The European Union (Withdrawal) Bill, known as the repeal bill, will convert EU laws into UK laws. Some of these will be in areas such as the environment and agriculture, which are normally the responsibility of the devolved governments in Scotland, Wales and Northern Ireland.
The First Ministers of Scotland and Wales, Nicola Sturgeon and Carwyn Jones, have described the bill as a “naked power-grab” that undermines devolution. But do they have the power to block it?
The UK government says it will negotiate with the devolved governments and attempt to seek consensus. Ultimately, though, the bill could pass even without the agreement of Scotland and Wales, but not without the potential for severe political consequences.
Devolution to Scotland, Wales and Northern Ireland transfers the power to make laws in some policy areas from Westminster to the Scottish Parliament, Welsh Assembly and Northern Ireland Assembly.
But there are times when the UK Parliament still legislates in these areas. The Sewel Convention states that when it does so, it should normally seek the consent of the devolved legislature.
And the convention is just that, a political convention, not a legally enforceable rule.
It is named after Lord Sewel, who first set it out when the Scottish Parliament was established.
A system was established whereby the UK government seeks a “legislative consent motion” from the devolved legislatures when it passes laws on devolved matters.
The convention was written into a memorandum of understanding between the UK and devolved governments in 2001.
It states: “The UK government will proceed in accordance with the convention that the UK Parliament would not normally legislate with regard to devolved matters, except with the agreement of the devolved legislature.”
The memorandum was intended as a political agreement not a legally binding code. And the word “normally” implies it is not absolutely essential for Westminster to seek consent.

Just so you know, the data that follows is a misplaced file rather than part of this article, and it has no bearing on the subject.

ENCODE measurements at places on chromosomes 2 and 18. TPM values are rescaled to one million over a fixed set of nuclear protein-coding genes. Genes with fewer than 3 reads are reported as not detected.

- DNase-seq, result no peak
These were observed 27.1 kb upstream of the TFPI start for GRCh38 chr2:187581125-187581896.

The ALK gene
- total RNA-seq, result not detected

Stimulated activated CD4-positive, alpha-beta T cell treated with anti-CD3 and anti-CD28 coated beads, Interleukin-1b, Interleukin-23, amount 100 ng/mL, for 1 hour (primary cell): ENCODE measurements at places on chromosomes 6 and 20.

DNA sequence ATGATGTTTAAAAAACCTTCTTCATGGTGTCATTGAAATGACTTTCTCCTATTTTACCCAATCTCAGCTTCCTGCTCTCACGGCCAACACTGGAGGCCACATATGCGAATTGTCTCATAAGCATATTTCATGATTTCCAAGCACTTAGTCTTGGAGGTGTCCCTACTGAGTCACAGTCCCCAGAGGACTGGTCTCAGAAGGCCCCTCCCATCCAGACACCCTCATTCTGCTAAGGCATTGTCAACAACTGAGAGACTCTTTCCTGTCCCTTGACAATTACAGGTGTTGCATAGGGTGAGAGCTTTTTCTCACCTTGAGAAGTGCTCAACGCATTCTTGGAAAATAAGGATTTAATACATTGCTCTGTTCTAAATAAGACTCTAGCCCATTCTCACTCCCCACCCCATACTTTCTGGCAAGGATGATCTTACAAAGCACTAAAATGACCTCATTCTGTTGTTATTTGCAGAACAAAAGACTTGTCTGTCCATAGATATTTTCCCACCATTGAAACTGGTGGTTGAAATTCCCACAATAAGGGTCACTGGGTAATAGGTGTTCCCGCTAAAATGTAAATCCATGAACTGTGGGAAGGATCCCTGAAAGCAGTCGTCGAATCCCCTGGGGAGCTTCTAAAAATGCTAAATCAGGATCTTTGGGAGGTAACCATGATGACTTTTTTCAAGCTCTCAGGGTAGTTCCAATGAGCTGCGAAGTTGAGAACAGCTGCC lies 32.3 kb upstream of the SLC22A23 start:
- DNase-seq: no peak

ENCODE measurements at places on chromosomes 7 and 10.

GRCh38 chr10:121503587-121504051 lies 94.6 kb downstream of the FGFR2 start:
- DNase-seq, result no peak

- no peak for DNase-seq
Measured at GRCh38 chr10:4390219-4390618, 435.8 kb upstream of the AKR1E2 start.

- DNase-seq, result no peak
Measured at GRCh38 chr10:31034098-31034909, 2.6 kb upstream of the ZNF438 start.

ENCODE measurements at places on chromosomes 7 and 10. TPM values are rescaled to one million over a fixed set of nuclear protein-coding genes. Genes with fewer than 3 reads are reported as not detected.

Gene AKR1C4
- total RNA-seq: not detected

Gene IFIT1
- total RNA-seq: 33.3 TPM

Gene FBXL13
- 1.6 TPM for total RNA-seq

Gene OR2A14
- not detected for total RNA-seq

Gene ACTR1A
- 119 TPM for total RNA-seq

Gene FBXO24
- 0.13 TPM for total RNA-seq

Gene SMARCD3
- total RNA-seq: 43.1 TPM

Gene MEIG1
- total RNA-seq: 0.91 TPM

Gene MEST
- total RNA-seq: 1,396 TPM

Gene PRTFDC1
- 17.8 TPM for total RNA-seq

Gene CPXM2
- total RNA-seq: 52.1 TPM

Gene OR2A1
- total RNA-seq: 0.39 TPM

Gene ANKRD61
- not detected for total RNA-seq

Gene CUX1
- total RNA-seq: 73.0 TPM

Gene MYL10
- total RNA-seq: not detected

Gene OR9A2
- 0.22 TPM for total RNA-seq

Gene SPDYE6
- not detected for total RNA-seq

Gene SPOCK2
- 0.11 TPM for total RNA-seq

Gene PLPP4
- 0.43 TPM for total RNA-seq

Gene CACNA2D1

The convention as it applies to Scotland and Wales has recently been written into law.
The Scotland Act 1998 said the power of the Scottish Parliament to make laws “does not affect the power of the United Kingdom to make laws for Scotland”. However, the Scotland Act 2016 inserted an extra clause saying that Westminster: “will not normally legislate with regard to devolved matters without the consent of the Scottish Parliament”.
A similar clause for Wales was included in the Wales Act 2017.
There has been no such Act of Parliament for Northern Ireland, but the convention still applies there.
Brexit legal challenge
Despite the new statutory basis, the Sewel Convention does not give the Scottish Parliament or Welsh Assembly an absolute veto.
That was determined by the Supreme Court in its judgement in the case brought by Gina Miller about the triggering of Article 50, which started the Brexit process.
The Supreme Court found that the new clauses do not mean that the Sewel Convention has been converted into a legally enforceable rule. It remains a political convention – albeit one which is recognised as a permanent feature of devolution.
The devolved legislatures in Scotland and Wales do not have the legal power to block the repeal bill. But if the UK government were to bulldoze it through without their consent, it could be politically explosive.
It may just be a convention but it is regarded by many as a key aspect of the devolution settlement and an important part of the UK’s constitution.